In 2017 I ran the London marathon in a time which I had previously thought out of my reach. Fast forward 18 months and two marathons later and I have not been able to reproduce the London time. While I’m disappointed in my results for the current marathon season, I’m well aware all the planning in the world gives no guarantees of success.
Marathons require many months of training and preparation for an event, but for a COPD patient there are extra demands and precautions. My own training plan stretches over 26 weeks and has peak training phases which are very demanding on my body. In these training peaks its crucial I maintain a high level of wellness as this is the time where my immune system takes a pounding.
The same rules apply to healthy athletes, however in the case of someone with severe respiratory disease falling ill when your body is under such stress can mean hospitalisation and the end of training for the event.
Some of the marathons I compete in are in other countries so there is an extra burden of maintaining wellness while travelling to the other side of the world. For those of you who have experienced long haul flights on oxygen you’ll know what I’m talking about. Don’t get me wrong, I love competing in marathons around the world and consider myself fortunate to be able to do so.
Training for this season’s marathons were a little challenging as it meant training through our Australian summer. The heat and humidity on some training days were savage. I ended up doing many training runs at night time to avoid the heat of the day. While this helped, our summer nights can still be hot and humid.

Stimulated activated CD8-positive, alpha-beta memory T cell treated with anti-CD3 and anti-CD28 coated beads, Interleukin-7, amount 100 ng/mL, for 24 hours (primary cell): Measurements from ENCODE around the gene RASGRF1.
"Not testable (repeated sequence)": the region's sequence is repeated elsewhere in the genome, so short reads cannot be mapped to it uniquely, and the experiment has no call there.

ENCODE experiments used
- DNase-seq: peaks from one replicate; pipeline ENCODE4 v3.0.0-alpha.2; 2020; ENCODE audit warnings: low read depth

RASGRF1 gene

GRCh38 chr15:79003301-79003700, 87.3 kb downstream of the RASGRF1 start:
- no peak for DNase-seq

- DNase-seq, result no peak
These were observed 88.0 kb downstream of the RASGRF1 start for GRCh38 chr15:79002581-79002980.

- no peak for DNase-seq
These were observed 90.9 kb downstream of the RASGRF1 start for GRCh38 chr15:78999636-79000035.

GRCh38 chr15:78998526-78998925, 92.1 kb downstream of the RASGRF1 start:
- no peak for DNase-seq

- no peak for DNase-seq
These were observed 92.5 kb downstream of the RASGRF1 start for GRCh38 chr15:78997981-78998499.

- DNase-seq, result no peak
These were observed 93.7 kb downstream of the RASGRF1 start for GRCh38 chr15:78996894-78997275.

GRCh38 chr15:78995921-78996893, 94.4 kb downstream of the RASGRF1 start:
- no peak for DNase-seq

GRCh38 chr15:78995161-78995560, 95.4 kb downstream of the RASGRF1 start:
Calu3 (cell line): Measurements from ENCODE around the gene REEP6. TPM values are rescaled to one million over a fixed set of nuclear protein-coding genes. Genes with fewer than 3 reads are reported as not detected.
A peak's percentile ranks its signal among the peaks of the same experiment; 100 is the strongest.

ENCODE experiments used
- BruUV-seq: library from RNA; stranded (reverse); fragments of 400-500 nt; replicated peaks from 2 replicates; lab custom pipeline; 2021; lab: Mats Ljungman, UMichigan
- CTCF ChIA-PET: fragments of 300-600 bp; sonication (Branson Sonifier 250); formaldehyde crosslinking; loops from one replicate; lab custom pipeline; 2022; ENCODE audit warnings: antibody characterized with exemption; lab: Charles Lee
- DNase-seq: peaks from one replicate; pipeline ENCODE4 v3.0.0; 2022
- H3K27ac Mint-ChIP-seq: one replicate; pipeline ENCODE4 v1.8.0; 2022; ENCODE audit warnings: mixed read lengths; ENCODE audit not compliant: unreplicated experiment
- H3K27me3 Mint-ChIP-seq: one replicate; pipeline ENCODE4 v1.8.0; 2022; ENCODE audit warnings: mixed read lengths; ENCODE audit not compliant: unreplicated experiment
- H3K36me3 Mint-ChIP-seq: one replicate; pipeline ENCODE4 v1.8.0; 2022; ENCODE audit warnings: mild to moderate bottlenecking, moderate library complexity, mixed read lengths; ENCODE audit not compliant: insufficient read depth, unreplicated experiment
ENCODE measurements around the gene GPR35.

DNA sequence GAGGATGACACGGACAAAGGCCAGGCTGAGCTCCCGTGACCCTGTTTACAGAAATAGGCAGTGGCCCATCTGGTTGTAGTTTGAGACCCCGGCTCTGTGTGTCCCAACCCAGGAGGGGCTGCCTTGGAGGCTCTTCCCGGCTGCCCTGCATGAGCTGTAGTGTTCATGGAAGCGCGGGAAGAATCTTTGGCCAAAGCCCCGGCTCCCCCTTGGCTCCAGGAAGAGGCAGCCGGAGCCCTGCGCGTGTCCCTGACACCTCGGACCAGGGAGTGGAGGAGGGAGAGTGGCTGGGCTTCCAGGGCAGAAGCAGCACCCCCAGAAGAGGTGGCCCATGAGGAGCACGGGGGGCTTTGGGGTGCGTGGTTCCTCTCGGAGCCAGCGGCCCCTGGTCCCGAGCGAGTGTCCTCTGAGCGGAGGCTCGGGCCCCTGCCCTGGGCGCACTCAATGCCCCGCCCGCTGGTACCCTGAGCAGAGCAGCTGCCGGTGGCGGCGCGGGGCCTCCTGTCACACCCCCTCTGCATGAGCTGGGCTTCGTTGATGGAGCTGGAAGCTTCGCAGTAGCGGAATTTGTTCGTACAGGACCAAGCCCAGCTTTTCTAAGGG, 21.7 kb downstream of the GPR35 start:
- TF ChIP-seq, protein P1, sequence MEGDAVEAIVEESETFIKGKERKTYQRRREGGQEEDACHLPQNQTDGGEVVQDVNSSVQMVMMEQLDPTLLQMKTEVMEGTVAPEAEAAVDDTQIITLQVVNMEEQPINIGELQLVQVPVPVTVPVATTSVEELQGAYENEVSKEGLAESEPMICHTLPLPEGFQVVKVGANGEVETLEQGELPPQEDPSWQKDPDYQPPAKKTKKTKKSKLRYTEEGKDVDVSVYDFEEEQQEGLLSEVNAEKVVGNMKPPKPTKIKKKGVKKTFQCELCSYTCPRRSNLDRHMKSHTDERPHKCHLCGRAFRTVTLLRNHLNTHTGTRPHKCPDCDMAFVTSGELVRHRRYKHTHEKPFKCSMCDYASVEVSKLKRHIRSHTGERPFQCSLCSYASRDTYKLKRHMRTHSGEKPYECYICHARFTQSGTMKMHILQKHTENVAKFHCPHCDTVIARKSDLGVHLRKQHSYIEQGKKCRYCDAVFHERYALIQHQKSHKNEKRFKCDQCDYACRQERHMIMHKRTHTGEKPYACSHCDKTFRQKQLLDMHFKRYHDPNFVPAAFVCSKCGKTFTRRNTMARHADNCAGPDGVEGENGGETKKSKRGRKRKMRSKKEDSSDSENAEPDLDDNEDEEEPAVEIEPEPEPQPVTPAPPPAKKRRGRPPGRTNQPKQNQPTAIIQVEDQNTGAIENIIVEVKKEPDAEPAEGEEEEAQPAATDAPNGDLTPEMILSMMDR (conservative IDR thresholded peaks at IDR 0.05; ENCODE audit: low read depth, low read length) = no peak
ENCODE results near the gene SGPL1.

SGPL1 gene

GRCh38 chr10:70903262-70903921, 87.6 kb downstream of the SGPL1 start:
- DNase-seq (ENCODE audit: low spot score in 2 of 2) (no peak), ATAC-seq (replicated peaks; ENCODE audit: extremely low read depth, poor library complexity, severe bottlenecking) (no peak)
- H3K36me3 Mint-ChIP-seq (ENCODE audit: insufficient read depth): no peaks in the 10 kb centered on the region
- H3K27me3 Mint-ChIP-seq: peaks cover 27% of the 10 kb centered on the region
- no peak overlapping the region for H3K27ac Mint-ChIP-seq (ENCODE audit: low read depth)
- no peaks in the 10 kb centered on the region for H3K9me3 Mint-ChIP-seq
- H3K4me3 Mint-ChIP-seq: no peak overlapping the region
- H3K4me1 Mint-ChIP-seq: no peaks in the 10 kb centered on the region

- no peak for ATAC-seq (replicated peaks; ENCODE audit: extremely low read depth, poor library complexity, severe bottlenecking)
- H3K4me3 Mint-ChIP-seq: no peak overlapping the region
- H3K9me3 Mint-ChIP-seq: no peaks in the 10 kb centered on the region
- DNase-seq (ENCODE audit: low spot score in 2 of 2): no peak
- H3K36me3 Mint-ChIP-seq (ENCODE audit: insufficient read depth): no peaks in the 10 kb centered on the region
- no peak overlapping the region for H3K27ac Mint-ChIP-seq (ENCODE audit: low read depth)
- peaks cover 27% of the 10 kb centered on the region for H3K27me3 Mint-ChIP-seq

What went wrong
In a nutshell, COPD. This disease is so unpredictable and when you are running marathons you always have to err on the side of caution. The extreme weather conditions which hit Boston on marathon day 2018 meant self-preservation was paramount for me. When you travel to the other side of the world to race you always want to make sure you finish.
While my time for the Boston marathon was not what I was hoping for I was happy in the way I managed my race and recovery. Any race is a successful race when you come out unscathed.
The Gold Coast marathon was a different story. Weather had nothing to do with my slow time. I felt a little more breathless than usual at the start of the race but thought it was just something in the air and once I got started I’d be fine.
My race turned pear shaped in the first kilometre with my oxygen levels dropping significantly. I was finding every time I picked up the pace my oxygen levels dropped. Time again for some self-preservation. My race continued with a pattern of slowly jogging and walking resulting in my slowest time for this race.
While I recovered well after my race I have come to the realisation future marathons may well have to be done with an oxygen back pack. While I didn’t achieve my time goals in this marathon season I did finish both races. Last year I had the worst exacerbation since being diagnosed with COPD and thought my marathon career was over. So, all things considered I’m just happy I’m back competing.
2 responses to “MARATHONS DON’T ALWAYS GO TO PLAN”
I have copd, I am 81 and enjoy walking and cycling
Currently following a two meals a day regime and limiting carbs
My copd condition to be improving, but an English winter is not too far away so we shall see
Hope you get through it ok Mike. Make sure you have your flu shot. Let me know how you go.